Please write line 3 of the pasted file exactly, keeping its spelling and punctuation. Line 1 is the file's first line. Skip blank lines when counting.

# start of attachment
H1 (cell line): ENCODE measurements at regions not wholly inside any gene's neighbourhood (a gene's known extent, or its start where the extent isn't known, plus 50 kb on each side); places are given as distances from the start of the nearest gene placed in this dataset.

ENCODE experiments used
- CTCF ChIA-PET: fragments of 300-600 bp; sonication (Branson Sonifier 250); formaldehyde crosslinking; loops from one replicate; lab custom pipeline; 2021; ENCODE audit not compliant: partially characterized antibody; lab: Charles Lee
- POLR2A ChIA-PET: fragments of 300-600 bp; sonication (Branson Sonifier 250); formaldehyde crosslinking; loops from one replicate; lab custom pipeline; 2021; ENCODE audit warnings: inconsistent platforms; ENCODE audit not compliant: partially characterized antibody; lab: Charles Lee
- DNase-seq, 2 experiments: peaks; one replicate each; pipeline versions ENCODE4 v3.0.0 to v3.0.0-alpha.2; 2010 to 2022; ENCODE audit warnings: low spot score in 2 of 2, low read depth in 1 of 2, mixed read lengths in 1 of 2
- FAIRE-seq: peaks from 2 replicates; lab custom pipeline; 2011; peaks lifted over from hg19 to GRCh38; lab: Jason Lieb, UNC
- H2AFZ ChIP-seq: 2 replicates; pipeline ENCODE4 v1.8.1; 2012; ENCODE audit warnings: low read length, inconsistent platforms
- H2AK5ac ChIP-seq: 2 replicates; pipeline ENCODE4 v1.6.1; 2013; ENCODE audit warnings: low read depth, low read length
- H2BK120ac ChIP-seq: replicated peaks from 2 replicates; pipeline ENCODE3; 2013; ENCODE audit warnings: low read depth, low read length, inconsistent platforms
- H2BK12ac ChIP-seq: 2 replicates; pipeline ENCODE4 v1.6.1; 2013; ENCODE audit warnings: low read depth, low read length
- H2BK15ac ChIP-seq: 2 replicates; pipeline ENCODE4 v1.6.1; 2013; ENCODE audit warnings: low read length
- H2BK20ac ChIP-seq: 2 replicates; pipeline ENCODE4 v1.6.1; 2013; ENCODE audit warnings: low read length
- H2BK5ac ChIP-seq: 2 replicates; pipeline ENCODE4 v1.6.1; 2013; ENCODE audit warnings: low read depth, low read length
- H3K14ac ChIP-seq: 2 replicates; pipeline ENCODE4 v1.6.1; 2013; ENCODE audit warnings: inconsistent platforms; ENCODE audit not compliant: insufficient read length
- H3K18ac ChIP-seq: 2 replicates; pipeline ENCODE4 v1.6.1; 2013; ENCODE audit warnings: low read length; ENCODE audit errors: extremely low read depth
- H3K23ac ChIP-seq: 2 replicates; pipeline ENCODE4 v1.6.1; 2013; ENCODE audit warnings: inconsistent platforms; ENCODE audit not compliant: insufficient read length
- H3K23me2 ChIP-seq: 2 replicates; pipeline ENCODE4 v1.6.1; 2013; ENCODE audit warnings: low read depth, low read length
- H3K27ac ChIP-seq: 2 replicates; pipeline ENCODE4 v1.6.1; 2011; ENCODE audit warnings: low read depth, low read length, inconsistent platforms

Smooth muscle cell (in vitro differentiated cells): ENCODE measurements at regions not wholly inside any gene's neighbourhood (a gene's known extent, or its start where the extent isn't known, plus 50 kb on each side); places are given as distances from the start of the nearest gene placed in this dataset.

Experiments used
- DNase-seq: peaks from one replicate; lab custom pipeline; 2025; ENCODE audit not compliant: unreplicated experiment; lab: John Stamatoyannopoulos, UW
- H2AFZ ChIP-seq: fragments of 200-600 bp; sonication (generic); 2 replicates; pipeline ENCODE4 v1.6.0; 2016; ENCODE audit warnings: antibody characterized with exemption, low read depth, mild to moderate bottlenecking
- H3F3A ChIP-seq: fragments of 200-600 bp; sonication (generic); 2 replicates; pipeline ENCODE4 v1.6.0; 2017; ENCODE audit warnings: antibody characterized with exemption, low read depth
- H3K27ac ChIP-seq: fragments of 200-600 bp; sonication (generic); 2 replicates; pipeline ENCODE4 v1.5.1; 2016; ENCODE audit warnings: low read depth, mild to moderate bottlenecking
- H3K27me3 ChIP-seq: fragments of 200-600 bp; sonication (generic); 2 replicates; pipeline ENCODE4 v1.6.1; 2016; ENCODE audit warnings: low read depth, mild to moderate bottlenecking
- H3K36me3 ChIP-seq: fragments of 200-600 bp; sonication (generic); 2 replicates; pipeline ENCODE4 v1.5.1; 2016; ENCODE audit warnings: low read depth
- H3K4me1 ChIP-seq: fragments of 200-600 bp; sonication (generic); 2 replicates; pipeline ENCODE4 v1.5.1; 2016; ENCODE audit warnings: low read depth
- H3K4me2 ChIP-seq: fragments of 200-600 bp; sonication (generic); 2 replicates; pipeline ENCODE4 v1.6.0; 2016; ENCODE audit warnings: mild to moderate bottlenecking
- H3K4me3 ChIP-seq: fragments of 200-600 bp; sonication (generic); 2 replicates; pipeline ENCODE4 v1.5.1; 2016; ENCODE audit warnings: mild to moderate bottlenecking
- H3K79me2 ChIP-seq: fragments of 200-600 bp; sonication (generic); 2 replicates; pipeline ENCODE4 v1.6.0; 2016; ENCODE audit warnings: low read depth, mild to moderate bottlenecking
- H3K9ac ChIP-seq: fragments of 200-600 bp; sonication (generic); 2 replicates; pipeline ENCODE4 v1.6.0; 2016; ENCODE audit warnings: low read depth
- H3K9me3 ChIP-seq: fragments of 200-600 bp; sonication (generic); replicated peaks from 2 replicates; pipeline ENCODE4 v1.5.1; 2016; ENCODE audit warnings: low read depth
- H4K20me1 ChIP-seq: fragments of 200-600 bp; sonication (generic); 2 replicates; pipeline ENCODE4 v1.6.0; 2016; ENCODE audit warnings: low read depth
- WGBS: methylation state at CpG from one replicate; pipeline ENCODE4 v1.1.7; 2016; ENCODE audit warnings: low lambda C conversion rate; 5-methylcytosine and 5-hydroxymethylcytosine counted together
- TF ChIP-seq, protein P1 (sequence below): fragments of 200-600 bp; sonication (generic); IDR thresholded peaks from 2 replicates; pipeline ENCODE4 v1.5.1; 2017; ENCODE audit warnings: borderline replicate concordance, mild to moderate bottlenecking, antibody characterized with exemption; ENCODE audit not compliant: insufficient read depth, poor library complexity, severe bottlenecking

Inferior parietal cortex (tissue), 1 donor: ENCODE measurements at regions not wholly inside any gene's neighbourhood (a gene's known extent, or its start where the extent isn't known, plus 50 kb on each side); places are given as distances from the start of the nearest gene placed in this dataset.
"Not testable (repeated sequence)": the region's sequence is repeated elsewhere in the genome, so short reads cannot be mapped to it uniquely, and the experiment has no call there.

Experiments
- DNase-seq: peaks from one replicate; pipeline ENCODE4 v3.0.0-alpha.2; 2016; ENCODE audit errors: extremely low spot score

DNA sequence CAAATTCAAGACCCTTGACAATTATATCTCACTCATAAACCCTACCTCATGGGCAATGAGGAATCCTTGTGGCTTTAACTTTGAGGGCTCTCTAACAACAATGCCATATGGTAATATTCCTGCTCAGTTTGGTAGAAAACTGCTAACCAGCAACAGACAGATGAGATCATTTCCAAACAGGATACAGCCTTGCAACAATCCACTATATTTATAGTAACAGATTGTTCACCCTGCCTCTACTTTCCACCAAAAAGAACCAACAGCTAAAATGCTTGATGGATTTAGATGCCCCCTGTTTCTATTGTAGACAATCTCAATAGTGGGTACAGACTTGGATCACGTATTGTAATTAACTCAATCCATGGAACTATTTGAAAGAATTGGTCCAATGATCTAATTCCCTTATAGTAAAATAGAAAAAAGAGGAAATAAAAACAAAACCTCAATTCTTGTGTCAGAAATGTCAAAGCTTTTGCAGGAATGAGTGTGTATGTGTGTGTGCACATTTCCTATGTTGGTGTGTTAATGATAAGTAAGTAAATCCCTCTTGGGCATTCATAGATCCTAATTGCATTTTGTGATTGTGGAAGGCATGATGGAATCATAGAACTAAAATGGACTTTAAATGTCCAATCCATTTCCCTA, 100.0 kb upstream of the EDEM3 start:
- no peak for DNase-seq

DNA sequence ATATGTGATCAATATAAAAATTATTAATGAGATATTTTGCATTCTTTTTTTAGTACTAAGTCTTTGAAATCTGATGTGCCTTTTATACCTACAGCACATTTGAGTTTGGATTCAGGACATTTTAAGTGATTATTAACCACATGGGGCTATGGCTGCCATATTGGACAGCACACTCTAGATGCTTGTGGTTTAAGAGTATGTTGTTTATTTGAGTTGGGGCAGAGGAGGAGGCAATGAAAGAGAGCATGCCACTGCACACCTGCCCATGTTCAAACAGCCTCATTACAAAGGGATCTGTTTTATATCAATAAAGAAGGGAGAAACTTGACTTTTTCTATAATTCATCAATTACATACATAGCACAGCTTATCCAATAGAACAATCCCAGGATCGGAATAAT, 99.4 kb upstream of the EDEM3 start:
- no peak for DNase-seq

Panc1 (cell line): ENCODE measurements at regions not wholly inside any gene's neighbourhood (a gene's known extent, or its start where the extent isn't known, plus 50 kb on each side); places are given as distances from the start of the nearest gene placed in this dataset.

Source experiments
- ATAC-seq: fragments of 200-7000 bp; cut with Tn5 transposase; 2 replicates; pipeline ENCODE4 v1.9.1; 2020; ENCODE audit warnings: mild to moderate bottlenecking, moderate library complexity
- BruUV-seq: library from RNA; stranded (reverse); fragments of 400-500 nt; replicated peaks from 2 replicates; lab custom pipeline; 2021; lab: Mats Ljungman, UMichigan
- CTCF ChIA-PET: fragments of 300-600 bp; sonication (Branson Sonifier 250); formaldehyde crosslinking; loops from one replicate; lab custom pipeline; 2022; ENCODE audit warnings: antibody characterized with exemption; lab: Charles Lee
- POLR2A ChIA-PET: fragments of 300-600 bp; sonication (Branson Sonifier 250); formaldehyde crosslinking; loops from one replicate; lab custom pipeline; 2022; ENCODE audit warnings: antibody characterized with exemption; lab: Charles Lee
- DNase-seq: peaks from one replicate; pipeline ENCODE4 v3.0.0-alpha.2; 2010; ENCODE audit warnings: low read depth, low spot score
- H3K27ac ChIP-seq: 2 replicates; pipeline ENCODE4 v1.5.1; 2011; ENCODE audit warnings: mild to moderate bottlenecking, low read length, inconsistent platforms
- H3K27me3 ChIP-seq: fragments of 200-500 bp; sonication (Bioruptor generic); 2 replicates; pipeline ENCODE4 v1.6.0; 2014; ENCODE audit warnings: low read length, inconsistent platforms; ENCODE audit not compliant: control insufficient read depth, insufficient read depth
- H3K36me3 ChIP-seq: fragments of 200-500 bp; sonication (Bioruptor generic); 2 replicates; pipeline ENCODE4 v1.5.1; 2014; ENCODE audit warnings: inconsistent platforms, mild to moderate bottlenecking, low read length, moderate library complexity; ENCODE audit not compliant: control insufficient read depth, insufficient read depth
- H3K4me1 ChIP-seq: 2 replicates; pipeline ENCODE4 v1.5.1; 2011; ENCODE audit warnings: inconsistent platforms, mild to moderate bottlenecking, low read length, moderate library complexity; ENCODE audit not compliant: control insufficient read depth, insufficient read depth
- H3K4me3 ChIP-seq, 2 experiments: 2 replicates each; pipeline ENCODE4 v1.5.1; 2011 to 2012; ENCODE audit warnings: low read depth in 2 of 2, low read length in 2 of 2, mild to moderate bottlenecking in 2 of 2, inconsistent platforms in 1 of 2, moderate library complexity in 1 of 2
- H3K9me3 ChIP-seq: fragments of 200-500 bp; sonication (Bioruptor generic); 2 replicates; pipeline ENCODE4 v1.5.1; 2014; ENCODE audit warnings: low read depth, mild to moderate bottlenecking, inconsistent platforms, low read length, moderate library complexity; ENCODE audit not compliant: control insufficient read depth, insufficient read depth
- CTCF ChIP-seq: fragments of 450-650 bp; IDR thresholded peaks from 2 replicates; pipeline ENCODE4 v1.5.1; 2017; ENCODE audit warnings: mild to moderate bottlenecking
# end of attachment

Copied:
- CTCF ChIA-PET: fragments of 300-600 bp; sonication (Branson Sonifier 250); formaldehyde crosslinking; loops from one replicate; lab custom pipeline; 2021; ENCODE audit not compliant: partially characterized antibody; lab: Charles Lee